If you’re seeking compensation after a truck accident, you need evidence to prove your case. Learn about essential evidence to prove the trucker’s liability.

Crucial Evidence You Need to Prove Your Right to Compensation for Your Injuries in a Truck Accident

When a negligent truck driver clearly caused your crash with a semi, you may not see the need to collect evidence that proves your right to compensation for your injuries. However, that is precisely what you must do because the trucking company’s insurance company will most likely try to deny or reduce your claim. You should have the guidance of an experienced truck accident attorney who has the skills to identify and collect the right evidence.

What Evidence Should You Have When Negotiating Your Truck Collision Settlement?

Some of the types of evidence you will need are the same as in car accident cases, such as the police report, pictures, witness testimony, and your medical records. However, other evidence is unique to truck accident cases, including the following:

  • Trucker’s personnel file. Truck drivers are required to meet certain requirements in order to be qualified to drive a truck. Obtaining the negligent trucker’s personnel file can provide potentially helpful information regarding his qualifications and training, whether he had a medical certification to drive a truck, and the results of drug and alcohol testing.
  • Logbooks. Under federal hours of service regulations, truck drivers are only permitted to drive for a certain number of hours without taking a break to prevent drowsy driving accidents. Truckers must complete a logbook documenting their hours working and resting. Examination of the logbook is the starting point in proving that hours of service violations contributed to your wreck.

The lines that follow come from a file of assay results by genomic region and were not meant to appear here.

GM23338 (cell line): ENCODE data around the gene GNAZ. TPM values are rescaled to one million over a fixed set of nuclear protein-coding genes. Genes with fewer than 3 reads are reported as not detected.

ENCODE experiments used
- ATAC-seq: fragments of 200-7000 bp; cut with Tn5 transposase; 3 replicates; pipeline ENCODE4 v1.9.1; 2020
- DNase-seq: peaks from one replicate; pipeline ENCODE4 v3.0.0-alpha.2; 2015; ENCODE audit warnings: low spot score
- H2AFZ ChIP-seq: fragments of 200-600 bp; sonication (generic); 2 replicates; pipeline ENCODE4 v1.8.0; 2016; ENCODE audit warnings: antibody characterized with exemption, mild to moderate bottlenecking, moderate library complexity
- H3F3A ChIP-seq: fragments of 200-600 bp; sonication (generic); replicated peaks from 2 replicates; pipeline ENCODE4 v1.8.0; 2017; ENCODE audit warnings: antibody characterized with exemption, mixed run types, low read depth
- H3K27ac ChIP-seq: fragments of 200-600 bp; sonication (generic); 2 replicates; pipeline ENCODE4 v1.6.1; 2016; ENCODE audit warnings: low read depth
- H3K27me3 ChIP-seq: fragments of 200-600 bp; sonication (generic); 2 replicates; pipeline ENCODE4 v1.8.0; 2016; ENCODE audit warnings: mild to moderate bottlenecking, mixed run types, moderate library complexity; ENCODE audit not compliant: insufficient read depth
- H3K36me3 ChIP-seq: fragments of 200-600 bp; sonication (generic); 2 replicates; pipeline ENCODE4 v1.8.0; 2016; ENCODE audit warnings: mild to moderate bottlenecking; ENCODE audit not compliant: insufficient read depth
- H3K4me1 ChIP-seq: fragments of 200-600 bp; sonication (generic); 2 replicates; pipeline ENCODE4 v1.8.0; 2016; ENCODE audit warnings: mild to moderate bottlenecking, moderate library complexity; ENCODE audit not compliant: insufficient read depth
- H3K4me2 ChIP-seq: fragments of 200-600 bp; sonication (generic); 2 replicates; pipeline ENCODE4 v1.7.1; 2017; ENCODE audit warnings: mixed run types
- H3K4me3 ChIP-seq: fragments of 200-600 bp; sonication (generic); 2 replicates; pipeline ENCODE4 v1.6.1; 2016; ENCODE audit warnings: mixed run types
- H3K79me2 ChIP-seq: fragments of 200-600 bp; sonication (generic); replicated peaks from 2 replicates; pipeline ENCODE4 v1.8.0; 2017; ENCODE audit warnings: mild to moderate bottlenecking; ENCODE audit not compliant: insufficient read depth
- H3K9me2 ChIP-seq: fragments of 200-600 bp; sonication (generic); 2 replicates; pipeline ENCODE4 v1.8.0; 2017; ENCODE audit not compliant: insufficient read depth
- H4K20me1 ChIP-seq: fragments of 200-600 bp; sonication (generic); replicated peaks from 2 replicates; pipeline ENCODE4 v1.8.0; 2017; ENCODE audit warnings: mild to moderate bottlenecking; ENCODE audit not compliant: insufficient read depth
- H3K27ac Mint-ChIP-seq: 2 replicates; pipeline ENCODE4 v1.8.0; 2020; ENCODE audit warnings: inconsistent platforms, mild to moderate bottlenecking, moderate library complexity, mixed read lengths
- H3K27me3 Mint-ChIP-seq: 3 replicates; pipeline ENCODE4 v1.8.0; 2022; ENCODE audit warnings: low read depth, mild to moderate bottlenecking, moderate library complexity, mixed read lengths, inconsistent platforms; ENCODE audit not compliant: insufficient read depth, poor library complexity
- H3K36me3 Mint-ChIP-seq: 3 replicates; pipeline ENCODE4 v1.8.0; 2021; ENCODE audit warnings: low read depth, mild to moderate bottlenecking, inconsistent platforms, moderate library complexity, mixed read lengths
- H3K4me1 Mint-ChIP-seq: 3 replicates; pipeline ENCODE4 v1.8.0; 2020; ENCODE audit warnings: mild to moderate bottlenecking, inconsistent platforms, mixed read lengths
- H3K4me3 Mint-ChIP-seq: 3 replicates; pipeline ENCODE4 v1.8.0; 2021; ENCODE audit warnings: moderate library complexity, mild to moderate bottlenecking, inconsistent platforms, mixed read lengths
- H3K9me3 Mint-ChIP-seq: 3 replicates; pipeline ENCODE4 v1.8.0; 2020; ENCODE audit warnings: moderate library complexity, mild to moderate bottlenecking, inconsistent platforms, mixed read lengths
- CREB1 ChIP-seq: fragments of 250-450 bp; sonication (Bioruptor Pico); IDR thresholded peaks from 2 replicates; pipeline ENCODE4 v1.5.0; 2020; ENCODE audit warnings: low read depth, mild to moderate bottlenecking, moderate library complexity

• Truck inspection reports. Truckers are also required to conduct pre-trip and post-trip inspections of their rigs for maintenance problems and document the results of their inspections. Trucking companies have their own inspection and maintenance requirements. Examination of these records could establish that your accident was the result of brakes, tires, or other mechanical malfunctions.
  • Event data recorder (EDR). Also known as the black box, this device contains crucial information, such as braking, speed, and other driver behaviors. This can be used by an accident reconstruction expert to reenact your crash and provide other evidence to prove the truck driver’s liability.
  • Dash cams. Some trucking companies are using dash cams to monitor their truck drivers’ behaviors. This video footage may provide evidence, such as that the trucker was talking on a cellphone or texting, was drowsy, or was engaged in other negligent behaviors. 

Were you or a loved one injured in a truck crash? Our experienced truck accident attorneys are here to help you obtain the evidence you need to prove the truck driver’s and trucking company’s responsibility to compensate you for your injuries. To schedule your free consultation, call our office or fill out our online form today.